Hotshot New York divorce lawyers Daniel Rafferty (Brosnan) and Audrey Miller (Moore) earn their living by rending marriages asunder. How ironic, then, that they are irresistibly drawn to each other when they find themselves on opposite sides in the court room.
According to the makers of Law Of Attraction, adult audiences looking for sexy, sophisticated romantic comedies are not well served by Hollywood these days.
They have a point, as anyone who has suffered through Maid In Manhattan, Two Weeks Notice or Something's Gotta Give in search of a date movie that doesn't feature Jason Biggs masturbating, a side-splitting semen/beer mix-up or the phrase 'gobble, gobble' will attest. There was a time, of course, when sexy, sophisticated romantic comedy was a Hollywood staple - think His Girl Friday, The Philadelphia Story, Adam's Rib or Pillow Talk, the erotic allure of these films stemming not from sex itself, but from the tantalising absence of it.
This film deserves some respect for its efforts to revive this fine tradition. Sadly, just as the normally infallible Coens sometimes struggled with Sturges-style screwball in Intolerable Cruelty, so this tale of two high-flying Manhattan divorce lawyers (Moore and Brosnan) pushing each other's buttons from opposite sides of the courtroom and - oops! - accidentally getting hitched on a business trip to Ireland never gets up a decent head of steam.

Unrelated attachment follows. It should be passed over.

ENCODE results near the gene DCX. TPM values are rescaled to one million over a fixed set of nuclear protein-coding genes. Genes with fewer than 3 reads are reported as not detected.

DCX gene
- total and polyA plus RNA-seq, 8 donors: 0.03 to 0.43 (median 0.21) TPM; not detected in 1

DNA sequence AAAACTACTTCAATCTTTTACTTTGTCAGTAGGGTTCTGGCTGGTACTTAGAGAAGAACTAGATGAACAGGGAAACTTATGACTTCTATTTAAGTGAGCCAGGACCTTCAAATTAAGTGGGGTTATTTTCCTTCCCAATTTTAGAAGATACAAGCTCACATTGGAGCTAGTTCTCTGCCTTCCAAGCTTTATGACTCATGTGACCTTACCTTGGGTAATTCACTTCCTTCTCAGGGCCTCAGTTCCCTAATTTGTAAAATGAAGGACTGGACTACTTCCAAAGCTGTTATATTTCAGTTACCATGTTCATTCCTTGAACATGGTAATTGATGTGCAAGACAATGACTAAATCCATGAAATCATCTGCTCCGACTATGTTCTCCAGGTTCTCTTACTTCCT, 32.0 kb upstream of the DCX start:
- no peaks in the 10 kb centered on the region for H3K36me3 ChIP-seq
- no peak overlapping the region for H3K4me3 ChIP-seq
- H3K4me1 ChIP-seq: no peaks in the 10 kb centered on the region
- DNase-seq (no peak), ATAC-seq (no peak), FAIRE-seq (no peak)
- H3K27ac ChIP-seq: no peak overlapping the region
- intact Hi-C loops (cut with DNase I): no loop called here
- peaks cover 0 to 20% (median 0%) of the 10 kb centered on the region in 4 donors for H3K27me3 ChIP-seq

Brosnan's fine as the kind of devilishly handsome, impeccably rumpled man's-man that every slobby couch potato believes himself to be, and Moore is terrific as the kind of borderline neurotic career gal who, in this kind of movie, can't help falling for a rogue.
Among the supporting cast, Frances Fisher is great fun as Moore's surgically-enhanced, man-hungry mum, but Michael Sheen - as an obnoxious Brit rock star, the likes of which only exist in Hollywood screenwriters' heads - and Parker Posey as his whining wife (whose divorce is the catalyst for Brosnan and Moore's affair) are potently irritating.
In days of yore, when The Hays Code was law and intercourse wasn't invented, highly charged verbal sparring was as sly a substitute for foreplay as a pair of cigarettes smouldering in an ashtray was for red hot rumpo. It dripped with delicious innuendo and barely contained sexual tension.
Brosnan and Moore get the all-important rhythm of the dialogue right, but they're not well served by a script that has nothing like the zip their spirited delivery deserves.
The scenario itself - courtroom battles as courtship by proxy - is more than a little tired and, despite a few flickers of charm, the film seldom raises itself above the level of pleasant. And pleasant ain't sophisticated, and it certainly ain't sexy.